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Watch: The Welsh lady walking across the UK to raise money for charity

10 Mar 2023 3 minute read
Blodwen Morgan will take on multiple charity treks this summer dressed as a Welsh lady. (Photo: Carys Jones)

Carys Jones / Georgia Ferda (Video by Jack Skinner)

A woman from Wales is raising money and celebrating her heritage by walking the length and breadth of the UK dressed as a Welsh lady.

60 year old Blodwen Morgan plans to take part in multiple charity treks this summer whilst dressed head to toe in traditional Welsh costume in a celebration of Wales’s culture.

Standing in the grounds of Cardiff Castle, Blodwen said: “All nations are fantastic, many colours make the rainbow and it’s just lovely to be Welsh.”


She will take on a host of fundraising walks including the Lake District Walk for Cancer research, the Norfolk walk for Macmillan, a walk from Swansea to Cardiff in aid of Welsh Women’s Aid, the Thames Moonlight walk in London for the RSPCA and the St Davids to Cardigan walk for Ty Hafan.

Recently retired, Blodwen, who’s originally from Llandovery, moved to Cardiff to be near her sons and whilst exploring tourist locations like Cardiff Castle and the St Fagans National Museum of History she was shocked to see that no one was wearing traditional Welsh clothing.

She said: “When you go up to Scotland they don’t need an excuse to wear a kilt. And if you go to London you might see a few Beefeaters and Chelsea Pensioners.

“I think wearing the costume is important to bring awareness of the Welsh heritage.

“We wear it on St David’s day or when you’re little in primary school. Apart from that, unless it’s an international we don’t really wear it. I think it would be lovely to just wear it whenever you want to.”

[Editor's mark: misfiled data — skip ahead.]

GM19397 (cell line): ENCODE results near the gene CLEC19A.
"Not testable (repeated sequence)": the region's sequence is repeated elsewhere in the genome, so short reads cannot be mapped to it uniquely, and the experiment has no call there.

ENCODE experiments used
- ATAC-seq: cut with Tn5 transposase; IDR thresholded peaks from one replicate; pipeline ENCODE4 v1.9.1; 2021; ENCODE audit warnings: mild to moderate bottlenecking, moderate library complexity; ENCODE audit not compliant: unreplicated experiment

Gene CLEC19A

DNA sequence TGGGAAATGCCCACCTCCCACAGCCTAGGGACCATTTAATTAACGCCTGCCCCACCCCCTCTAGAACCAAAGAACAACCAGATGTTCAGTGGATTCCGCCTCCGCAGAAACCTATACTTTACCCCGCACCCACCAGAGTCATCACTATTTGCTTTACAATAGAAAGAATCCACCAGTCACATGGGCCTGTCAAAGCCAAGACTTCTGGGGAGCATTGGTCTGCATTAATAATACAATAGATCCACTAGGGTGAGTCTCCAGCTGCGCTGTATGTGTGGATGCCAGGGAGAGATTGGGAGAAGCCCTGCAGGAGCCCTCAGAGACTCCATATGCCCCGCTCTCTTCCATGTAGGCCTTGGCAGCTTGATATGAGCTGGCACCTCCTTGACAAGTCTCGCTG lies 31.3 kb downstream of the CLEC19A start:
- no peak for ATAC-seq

Blodwen’s costume includes a daffodil pinned to her hat.
Blodwen had last worn her Welsh lady costume on St David’s Day at her primary school, Ysgol Rhys Pritchard when she was just a girl.

She said: “In primary school wearing the outfit was really good fun, but then you get to high school and it becomes very uncool.

“It gives you a sense of belonging.  It’s a nod to the struggles and history of the past. It shows respect and acknowledgement that Welsh traditions can go forward to the future.

“It’s something we should be proud of, not embarrassed about.”

Blodwen will be setting off in May aiming to raise at least £250 each for five charities and she’s even planned for hot weather with a cotton version of the woollen costume to keep her cool.

She said: “My goal is to encourage others to dress up, even men. They wore it in the Rebecca Riots. They were quite happy to wear costumes then, so they’re not excluded!”

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Iago Prydderch
Iago Prydderch
1 year ago

Imagine all of the Senedd members dressed up in national costume next year. Is that the reason why the First Minister escapes the country on St David’s Day?

Peter Cuthbert
Peter Cuthbert
1 year ago
Reply to  Iago Prydderch

Good for Blodwen! As Yes Cymru was suggesting in one of their blogs recently, we are Cymry and should celebrate the country in which we live whether we speak the language or not. That includes traditional dress too, though I don’t recall an equivalent for blokes (my ignorance!). Doing it more often (wearing traditional dress that is) will helpt to annoy the Colonialists who hate it when the Natives show restlessness.

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